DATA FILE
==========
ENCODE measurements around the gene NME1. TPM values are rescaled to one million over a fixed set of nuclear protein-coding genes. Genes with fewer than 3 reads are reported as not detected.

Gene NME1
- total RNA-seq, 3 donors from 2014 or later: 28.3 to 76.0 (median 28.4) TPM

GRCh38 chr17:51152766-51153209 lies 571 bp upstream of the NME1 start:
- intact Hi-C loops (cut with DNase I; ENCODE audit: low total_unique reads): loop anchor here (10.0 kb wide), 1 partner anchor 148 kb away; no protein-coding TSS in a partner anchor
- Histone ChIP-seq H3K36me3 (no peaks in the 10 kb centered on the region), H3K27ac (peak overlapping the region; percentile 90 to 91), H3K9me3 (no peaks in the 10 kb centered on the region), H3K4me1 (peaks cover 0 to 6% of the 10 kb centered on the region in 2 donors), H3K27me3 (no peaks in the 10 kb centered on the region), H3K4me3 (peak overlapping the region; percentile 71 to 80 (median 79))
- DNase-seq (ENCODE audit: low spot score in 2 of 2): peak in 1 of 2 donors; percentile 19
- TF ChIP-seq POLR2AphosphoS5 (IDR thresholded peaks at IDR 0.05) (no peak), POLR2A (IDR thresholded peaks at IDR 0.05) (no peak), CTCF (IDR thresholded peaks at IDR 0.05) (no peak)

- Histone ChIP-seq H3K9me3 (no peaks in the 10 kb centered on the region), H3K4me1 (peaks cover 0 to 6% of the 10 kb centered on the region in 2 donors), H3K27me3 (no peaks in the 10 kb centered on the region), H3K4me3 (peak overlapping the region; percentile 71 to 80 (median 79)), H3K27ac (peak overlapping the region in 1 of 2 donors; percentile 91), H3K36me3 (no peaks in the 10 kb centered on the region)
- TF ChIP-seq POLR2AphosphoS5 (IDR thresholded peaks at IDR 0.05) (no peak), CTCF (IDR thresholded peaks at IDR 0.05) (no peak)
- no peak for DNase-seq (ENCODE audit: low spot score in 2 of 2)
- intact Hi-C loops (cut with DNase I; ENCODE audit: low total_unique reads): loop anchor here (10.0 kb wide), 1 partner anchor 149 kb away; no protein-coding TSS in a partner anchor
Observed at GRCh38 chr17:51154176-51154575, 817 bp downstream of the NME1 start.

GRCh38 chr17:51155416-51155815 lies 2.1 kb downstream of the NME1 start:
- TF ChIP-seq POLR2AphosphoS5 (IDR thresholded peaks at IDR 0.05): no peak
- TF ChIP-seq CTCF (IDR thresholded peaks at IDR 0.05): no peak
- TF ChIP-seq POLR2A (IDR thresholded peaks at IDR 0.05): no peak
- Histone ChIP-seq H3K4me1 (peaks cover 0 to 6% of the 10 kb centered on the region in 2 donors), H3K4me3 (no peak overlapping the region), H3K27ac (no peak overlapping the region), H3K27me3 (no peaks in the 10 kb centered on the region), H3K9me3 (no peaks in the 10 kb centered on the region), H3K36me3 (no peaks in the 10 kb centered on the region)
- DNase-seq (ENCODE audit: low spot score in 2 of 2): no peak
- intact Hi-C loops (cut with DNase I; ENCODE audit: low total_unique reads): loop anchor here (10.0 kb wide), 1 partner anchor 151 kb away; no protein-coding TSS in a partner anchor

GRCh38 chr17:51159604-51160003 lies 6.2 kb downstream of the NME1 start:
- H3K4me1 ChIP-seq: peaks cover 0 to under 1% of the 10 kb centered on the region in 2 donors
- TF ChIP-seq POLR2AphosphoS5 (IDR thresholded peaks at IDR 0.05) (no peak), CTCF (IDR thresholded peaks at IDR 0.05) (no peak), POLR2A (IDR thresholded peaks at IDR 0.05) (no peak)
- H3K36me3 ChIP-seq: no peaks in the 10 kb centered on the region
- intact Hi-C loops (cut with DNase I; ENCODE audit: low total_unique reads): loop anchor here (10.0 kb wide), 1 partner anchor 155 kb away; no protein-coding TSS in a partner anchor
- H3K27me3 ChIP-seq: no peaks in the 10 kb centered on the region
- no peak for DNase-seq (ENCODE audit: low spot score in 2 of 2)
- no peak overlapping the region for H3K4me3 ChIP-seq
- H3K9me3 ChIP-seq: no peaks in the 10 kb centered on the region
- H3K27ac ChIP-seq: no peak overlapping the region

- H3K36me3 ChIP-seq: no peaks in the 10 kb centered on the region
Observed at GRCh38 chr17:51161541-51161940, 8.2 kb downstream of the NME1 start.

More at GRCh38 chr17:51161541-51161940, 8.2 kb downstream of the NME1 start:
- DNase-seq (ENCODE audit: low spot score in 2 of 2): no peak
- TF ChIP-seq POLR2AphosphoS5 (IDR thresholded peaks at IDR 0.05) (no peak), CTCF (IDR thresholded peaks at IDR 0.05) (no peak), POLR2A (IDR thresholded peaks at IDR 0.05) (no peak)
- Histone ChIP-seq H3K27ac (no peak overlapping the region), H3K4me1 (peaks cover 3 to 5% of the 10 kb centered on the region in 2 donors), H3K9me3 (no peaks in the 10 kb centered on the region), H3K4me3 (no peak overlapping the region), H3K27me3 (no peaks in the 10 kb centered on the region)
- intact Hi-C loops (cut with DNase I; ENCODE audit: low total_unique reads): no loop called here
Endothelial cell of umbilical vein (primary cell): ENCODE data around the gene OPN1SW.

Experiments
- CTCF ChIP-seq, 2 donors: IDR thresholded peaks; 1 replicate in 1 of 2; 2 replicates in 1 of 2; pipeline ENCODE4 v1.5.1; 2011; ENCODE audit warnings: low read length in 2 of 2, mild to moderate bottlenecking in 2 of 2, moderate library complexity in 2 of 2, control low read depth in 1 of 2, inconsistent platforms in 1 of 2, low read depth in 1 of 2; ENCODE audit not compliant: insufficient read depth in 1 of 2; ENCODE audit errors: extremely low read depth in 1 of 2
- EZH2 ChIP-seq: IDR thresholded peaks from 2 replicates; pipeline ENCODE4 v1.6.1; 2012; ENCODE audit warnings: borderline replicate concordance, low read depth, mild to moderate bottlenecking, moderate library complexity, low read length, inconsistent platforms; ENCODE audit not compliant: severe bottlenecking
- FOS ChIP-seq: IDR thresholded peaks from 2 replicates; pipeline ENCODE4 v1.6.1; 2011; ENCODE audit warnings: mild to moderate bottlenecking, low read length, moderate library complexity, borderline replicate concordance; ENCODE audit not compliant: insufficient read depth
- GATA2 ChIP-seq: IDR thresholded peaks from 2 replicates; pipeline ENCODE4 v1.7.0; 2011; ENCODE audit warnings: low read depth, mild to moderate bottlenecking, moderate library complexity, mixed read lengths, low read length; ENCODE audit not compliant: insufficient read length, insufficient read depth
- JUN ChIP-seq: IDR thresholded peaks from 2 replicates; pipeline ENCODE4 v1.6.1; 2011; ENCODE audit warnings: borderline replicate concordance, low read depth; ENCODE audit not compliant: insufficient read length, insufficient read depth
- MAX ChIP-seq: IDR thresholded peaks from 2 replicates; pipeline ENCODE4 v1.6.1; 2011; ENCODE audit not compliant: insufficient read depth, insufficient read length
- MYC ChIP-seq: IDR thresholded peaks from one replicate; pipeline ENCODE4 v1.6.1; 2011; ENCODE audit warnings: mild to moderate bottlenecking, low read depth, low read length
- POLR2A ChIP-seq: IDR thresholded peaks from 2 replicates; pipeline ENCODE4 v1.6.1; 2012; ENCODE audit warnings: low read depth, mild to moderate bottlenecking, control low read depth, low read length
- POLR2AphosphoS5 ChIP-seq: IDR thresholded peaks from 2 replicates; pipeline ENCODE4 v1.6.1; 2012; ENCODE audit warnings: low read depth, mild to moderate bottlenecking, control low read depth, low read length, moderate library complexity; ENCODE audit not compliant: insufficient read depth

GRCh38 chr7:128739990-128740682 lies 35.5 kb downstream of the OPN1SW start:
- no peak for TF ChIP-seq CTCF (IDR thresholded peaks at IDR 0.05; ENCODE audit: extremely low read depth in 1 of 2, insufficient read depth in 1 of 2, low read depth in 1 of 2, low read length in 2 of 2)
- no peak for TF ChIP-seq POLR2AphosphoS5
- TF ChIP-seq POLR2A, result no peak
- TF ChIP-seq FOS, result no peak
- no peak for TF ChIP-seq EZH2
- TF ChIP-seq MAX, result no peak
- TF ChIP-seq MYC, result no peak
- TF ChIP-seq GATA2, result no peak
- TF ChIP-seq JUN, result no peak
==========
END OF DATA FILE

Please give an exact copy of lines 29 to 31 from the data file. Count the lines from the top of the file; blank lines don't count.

- H3K9me3 ChIP-seq: no peaks in the 10 kb centered on the region
- H3K27ac ChIP-seq: no peak overlapping the region

- H3K36me3 ChIP-seq: no peaks in the 10 kb centered on the region